truncate_file="true" />
</framework>

The required file attribute sets the file in which profiling data is written. The required format attribute can take two values: human_readable or table. The human readable format reads as follows:

[profiled portion overall]

Wall clock time: 1.31369e+09
CPU usage: 5.43425e-08%
User time: 0.679896
System time: 0.033994
Maximum resident set size: 34644
Integral shared memory size: 0
Integral unshared data size: 0
Integral unshared stack size: 0
Page reclaims: 8861
Page faults: 3
Swaps: 0
Block input operations: 1216
Block output operations: 0
Messages sent: 0
Messages received: 0
Signals received: 0
Voluntary context switches: 39
Involuntary context switches: 77

[profiled portion start]

User time: 0
System time: 0
Maximum resident set size: 0
Integral shared memory size: 0
Integral unshared data size: 0
Integral unshared stack size: 0
Page reclaims: 0
Page faults: 0
Swaps: 0
Block input operations: 0
Block output operations: 0
Messages sent: 0
Messages received: 0
Signals received: 0
Voluntary context switches: 0
Involuntary context switches: 0

[profiled portion end]

User time: 0.679896
System time: 0.033994
Maximum resident set size: 34644
Integral shared memory size: 0
Integral unshared data size: 0
Integral unshared stack size: 0
Page reclaims: 8861
Page faults: 3
Swaps: 0
Block input operations: 1216
Block output operations: 0
Messages sent: 0
Messages received: 0
Signals received: 0
Voluntary context switches: 39
Involuntary context switches: 77

[process overall]

User time: 0.679896
System time: 0.033994
Maximum resident set size: 34644
Integral shared memory size: 0
Integral unshared data size: 0
Integral unshared stack size: 0
Page reclaims: 8864
Page faults: 3
Swaps: 0
Block input operations: 1216
Block output operations: 8
Messages sent: 0
Messages received: 0
Signals received: 0
Voluntary context switches: 39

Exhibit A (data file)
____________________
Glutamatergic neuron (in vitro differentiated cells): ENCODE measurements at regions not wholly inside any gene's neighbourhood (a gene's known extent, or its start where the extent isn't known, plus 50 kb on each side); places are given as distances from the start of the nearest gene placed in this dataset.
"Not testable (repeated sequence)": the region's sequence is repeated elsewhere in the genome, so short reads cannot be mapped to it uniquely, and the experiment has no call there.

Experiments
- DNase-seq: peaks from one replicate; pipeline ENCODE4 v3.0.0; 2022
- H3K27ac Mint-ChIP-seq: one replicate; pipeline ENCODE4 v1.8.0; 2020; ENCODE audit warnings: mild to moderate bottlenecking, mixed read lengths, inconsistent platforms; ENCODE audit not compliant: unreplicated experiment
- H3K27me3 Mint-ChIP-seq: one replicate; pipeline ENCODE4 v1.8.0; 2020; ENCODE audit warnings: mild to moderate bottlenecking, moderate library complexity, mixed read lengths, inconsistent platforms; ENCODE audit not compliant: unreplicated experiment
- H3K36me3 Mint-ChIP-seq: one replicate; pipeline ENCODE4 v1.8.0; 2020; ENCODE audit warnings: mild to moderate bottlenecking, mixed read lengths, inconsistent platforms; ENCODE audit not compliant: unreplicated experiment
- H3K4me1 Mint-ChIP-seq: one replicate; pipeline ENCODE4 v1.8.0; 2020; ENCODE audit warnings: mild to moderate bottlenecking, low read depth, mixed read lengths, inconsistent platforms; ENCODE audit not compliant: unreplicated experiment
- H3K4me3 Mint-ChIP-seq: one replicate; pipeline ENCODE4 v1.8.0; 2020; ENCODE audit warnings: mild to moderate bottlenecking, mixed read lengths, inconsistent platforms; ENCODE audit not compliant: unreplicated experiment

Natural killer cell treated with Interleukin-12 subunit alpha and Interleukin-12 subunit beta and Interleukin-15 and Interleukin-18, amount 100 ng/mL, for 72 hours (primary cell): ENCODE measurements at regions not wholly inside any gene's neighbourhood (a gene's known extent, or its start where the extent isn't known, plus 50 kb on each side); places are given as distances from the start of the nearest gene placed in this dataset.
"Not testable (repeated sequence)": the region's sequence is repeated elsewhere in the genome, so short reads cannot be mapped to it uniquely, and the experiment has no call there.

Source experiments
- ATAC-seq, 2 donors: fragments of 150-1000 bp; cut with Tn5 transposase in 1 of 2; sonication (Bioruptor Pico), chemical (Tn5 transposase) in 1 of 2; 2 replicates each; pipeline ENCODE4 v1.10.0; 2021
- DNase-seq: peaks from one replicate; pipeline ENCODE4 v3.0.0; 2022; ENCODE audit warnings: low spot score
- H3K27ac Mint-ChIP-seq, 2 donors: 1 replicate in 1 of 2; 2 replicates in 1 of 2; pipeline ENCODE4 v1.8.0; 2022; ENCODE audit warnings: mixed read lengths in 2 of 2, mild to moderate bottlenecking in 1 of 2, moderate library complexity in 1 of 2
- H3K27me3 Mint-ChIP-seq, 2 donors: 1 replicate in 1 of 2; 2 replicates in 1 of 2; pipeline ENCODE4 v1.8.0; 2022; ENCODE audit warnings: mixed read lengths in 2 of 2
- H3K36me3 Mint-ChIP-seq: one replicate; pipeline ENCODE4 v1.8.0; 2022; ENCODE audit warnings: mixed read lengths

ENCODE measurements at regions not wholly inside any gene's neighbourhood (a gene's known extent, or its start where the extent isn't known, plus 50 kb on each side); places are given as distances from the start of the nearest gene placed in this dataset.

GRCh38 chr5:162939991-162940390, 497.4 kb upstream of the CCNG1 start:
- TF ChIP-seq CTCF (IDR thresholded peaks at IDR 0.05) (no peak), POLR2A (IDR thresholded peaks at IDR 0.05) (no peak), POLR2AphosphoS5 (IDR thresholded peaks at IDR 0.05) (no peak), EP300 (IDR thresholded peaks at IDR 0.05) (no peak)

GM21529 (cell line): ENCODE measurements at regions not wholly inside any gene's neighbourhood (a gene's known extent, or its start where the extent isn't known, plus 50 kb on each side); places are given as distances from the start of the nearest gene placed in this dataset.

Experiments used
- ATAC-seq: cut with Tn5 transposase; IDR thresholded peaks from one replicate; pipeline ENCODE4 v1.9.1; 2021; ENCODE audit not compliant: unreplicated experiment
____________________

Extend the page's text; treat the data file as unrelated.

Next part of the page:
Involuntary context switches: 77

[thread #0 overall]

CPU usage: 0%
User time: 0
System time: 0
Maximum resident set size: 34420
Integral shared memory size: 0
Integral unshared data size: 0
Integral unshared stack size: 0
Page reclaims: 8
Page faults: 1
Swaps: 0
Block input operations: 128
Block output operations: 0
Messages sent: 0
Messages received: 0
Signals received: 0
Voluntary context switches: 2
Involuntary context switches: 0

[thread #1 overall]

CPU usage: 0%
User time: 0
System time: 0
Maximum resident set size: 34460
Integral shared memory size: 0
Integral unshared data size: 0
Integral unshared stack size: 0
Page reclaims: 1
Page faults: 0
Swaps: 0
Block input operations: 0
Block output operations: 0
Messages sent: 0
Messages received: 0
Signals received: 0
Voluntary context switches: 4
Involuntary context switches: 0

[thread #2 overall]

CPU usage: 0%
User time: 0
System time: 0
Maximum resident set size: 34464
Integral shared memory size: 0
Integral unshared data size: 0
Integral unshared stack size: 0
Page reclaims: 2
Page faults: 0
Swaps: 0
Block input operations: 0
Block output operations: 0
Messages sent: 0
Messages received: 0
Signals received: 0
Voluntary context switches: 4
Involuntary context switches: 0

[thread #3 overall]

CPU usage: 0%
User time: 0
System time: 0
Maximum resident set size: 34472
Integral shared memory size: 0
Integral unshared data size: 0
Integral unshared stack size: 0
Page reclaims: 2
Page faults: 0
Swaps: 0
Block input operations: 0
Block output operations: 0
Messages sent: 0
Messages received: 0
Signals received: 0
Voluntary context switches: 3